1:50 p.m. – The team moves quietly around the car, each member of the team knowing what his job is and rarely even speaking to each other, even for two-person jobs like torqueing the wheels on the car. One crew member holds the brake as the other torques the lug nuts, and they seem to communicate through osmosis, always knowing where to be, even when one is completely out of sight beneath the 12″ slicks.
2:00 p.m. – Sandwiches. An army marches on its stomach, but there’s really no time during a race day for a sit-down meal. Crew members grab a bite during the few minutes when they aren’t needed on the car. During the whole day, I never once saw anyone sit for longer than five minutes. Even the driver and team owners are bustling about, refilling air tanks and signing autographs for fans.
2:14 p.m. – It’s a repeat of the morning as they roll the car back from the awning and prepare for the second test start of the day.
2:19 p.m. – The crowd gathers, drawn by the clouds of nitro and the crackle of the test-fire. Adam whacks the throttle and shuts it off and the crew moves on to the ritual of draining the warm-up oil and mixing up a new batch of fuel.
3:00 p.m. – The announcer calls the Top Fuel class to lanes for first round eliminations. Nothing changes in the procedure, there’s just the faintest hint of increased excitement in the staging lanes.
It’s a rough afternoon with numerous “oil downs” from engine failures on the runs ahead of us, as tuners push their cars to the limit in an attempt to beat their rivals. The repeated stops for track cleanup require the waiting drivers to get in and out of their cars and safety gear. It doesn’t seem to affect Sorokin’s focus though, and he and fellow racers banter cheerfully as they wait for the sign to suit back up.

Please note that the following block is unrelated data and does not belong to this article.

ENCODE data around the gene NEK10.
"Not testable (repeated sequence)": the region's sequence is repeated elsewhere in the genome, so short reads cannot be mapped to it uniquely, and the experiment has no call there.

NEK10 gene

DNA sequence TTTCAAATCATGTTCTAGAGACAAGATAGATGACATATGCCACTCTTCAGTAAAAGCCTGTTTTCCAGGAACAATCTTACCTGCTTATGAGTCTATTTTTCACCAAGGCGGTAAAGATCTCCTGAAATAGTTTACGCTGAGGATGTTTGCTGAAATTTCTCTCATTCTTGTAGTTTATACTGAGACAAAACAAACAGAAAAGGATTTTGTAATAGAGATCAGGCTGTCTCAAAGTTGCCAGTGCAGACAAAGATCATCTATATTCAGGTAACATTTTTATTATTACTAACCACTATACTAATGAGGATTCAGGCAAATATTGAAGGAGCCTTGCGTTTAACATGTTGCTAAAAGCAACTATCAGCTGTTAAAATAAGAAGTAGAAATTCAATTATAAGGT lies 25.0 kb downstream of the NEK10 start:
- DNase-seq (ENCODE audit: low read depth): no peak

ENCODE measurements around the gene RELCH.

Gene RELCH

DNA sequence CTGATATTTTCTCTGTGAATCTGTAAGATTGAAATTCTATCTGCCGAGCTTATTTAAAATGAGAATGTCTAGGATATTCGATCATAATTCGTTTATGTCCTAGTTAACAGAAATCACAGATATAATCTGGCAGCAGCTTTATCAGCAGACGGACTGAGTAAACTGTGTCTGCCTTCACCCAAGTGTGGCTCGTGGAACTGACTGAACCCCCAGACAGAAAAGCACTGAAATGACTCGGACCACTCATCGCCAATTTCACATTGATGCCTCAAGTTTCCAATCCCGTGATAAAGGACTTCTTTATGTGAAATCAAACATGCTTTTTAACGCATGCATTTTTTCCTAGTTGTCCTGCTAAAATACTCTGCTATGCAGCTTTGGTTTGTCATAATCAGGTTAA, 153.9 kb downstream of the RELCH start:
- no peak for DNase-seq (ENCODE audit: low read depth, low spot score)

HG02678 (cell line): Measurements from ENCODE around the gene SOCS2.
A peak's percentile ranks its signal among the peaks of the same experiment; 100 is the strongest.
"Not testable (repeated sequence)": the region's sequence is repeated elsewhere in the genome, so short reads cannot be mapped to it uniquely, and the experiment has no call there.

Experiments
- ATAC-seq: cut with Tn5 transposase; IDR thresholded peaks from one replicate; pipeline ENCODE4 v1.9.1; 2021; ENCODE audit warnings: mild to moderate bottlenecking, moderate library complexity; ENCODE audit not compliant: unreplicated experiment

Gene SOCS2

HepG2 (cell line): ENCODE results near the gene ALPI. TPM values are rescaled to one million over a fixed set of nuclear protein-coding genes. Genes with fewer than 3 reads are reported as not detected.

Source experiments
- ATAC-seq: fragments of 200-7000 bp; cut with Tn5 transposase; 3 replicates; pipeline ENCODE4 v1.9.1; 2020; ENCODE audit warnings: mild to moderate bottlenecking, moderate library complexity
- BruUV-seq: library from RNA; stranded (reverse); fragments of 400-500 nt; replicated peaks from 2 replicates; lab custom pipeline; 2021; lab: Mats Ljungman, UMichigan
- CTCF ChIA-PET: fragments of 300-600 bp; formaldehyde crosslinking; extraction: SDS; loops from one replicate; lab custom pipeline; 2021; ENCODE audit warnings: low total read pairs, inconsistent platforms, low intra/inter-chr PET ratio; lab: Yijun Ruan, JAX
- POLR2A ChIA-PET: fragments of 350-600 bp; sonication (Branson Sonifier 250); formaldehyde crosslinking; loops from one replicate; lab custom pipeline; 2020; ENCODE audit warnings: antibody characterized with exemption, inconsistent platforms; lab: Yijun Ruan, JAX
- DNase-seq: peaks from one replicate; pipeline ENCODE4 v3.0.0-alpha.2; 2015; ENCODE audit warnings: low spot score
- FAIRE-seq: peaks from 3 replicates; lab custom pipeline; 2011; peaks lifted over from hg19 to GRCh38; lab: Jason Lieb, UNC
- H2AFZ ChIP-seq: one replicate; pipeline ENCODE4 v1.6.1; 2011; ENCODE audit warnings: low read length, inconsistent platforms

4:15 p.m. – It’s a little after 4 by the time we finally pull the Champion Speed Shop car ( or as the announcers refer to it, “the Batmobile”) up to the line. Then there’s another delay for another cleanup. Racing, it’s mostly waiting.
4:27 p.m. – Thankfully, the track safety crew works quickly, and just before 4:30 Sorokin stages and runs. This is worth the wait. Sorokin is racing Terry Cox in the Cheetah IV Top Fuel dragster. Cox takes a gamble on the lights but it isn’t enough to win. The Batmobile lights the winner’s bulb with a 5.79 @ 229.55mph. It’s almost identical to the previous run and the team jokes that they should start running a bracket class as the minivan makes the drive to the far end to pick up the car.
“It’s good to get to race on Sunday,” says someone in the back of the van to general agreement.
As I leave the Champion Speed Shop pits, the crew is tearing the car down again. After examining the engine, they’ll roll the car in the hauler, close up the pits and head into town until the following day, when they’ll do it all over again.
Later, leaning against the spectator fencing and watching the vintage funny cars shoot fire in to the darkening sky, I think about the teams behind the stands in the pits, all working long hours for those elusive winning tenths of seconds.
Is it worth it, laboring nearly the equivalent of a full work week for barely 30 seconds of racing?
Since every single team is out there looking for an ever-lower ET, I’ll go out on a limb and guess that if they’ll work 40 hours for 30 seconds, they’d work even longer for less.